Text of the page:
Submitted by Karen Borchert
|Object:||a runner’s baton (or white tube of any type) with a paper rolled up inside that says “He is Risen”|
|Scripture:||Matthew 28:3-8 – theme verse 8 “So they left the tomb quickly with fear and great joy, and RAN to tell his disciples.”|
Have you ever run in a relay race? You have probably seen races, maybe in the Olympics where runners pass the baton from one runner to the next. People have been running in relays for a very long time.
Imagine a time before cell phones, facebook or telephones. People would convey important messages in a runner’s baton. That way messages could be carried across great distances and over time to people in different places.
God uses runners, just everyday people like you and me to carry his important message.
What is the message of Easter? (take scroll out of baton and read aloud “Jesus is Risen”)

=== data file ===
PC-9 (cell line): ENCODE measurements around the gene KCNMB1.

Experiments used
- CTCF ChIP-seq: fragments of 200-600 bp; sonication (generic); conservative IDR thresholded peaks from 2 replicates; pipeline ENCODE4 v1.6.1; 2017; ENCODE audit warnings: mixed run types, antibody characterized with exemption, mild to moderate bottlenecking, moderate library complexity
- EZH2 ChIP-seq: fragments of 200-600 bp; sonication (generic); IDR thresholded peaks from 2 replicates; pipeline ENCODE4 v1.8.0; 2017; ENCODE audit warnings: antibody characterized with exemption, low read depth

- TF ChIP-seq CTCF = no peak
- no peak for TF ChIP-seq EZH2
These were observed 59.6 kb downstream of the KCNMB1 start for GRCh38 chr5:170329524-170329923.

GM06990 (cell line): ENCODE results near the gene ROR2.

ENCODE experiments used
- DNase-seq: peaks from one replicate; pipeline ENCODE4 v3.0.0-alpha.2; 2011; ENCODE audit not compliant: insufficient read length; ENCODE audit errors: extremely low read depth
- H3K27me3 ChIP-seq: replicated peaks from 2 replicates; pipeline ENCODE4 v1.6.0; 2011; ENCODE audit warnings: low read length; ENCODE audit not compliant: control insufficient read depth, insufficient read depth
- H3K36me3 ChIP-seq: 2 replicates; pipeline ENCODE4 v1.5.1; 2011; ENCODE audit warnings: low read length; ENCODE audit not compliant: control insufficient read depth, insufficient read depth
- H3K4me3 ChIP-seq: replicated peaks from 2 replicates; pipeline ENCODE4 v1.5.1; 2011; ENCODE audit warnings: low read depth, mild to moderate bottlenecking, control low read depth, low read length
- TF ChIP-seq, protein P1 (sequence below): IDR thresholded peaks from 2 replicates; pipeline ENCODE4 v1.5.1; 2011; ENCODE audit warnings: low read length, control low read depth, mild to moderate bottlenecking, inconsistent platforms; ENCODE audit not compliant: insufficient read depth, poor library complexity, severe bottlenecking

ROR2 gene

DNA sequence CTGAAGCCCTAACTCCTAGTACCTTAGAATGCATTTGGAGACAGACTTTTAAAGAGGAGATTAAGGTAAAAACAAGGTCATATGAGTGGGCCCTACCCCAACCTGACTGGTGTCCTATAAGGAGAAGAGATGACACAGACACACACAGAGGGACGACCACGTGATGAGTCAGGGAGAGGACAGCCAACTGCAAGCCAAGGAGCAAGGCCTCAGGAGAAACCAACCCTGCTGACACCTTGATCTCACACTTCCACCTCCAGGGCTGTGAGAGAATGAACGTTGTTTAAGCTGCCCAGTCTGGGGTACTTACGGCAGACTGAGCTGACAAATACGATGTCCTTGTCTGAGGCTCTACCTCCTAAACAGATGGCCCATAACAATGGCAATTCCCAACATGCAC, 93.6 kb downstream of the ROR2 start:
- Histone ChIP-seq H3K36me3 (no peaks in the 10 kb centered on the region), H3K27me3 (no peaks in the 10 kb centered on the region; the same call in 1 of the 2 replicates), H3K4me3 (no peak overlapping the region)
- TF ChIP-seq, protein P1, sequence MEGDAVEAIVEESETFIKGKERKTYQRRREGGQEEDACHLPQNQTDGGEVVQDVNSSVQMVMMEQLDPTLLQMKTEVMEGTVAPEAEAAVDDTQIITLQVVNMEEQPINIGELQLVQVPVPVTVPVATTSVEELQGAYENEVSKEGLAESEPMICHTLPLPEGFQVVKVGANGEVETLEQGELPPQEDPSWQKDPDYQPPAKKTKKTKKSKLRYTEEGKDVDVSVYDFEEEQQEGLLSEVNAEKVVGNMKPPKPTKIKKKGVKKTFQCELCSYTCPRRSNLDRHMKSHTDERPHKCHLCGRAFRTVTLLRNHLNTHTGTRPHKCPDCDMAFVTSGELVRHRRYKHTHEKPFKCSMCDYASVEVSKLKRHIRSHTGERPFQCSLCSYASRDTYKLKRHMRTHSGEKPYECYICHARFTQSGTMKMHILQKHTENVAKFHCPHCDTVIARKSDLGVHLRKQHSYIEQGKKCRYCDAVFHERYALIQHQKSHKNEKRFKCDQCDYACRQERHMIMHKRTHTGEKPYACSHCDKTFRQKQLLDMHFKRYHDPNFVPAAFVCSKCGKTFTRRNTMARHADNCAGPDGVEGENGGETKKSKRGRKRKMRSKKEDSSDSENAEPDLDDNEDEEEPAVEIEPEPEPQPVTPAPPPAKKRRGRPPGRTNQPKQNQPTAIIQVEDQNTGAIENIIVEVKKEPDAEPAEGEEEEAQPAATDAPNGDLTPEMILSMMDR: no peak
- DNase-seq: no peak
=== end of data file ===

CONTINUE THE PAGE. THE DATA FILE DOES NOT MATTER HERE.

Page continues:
The gospels have different accounts of what happened on the first Easter morning.
This morning we are reading from Matthew 28:3-8
As I read, see if you can answer these two questions:
- Who were the first two runners?
- What was the message they were to convey?
(Read the passage)
Who were they? Mary & Mary Magdalene
The message? Jesus is risen
Now I have another question. What if they hadn’t run? What if they hadn’t told?
What if people over the centuries since then hadn’t told?
What if my mom hadn’t told me?
What if I had dropped the baton?
How many people would not have heard about Jesus if I hadn’t been a runner?
God calls believers: women, men, girls and boys to carry the message. Each one of you know the message!
Don’t drop the baton. It’s important that you spread the word:
- Jesus is risen
- He is who he said he was – God’s son, and his words are true
Pray with me.
Jesus, today we celebrate your resurrection from the dead that proves that your words are true. Thank you for those who carried your message to us. Bless these children. May they be faithful to carry your message over time and to distant places so that the world may hear about you.Runners
Copyright © Karen Borchert
Used by Permission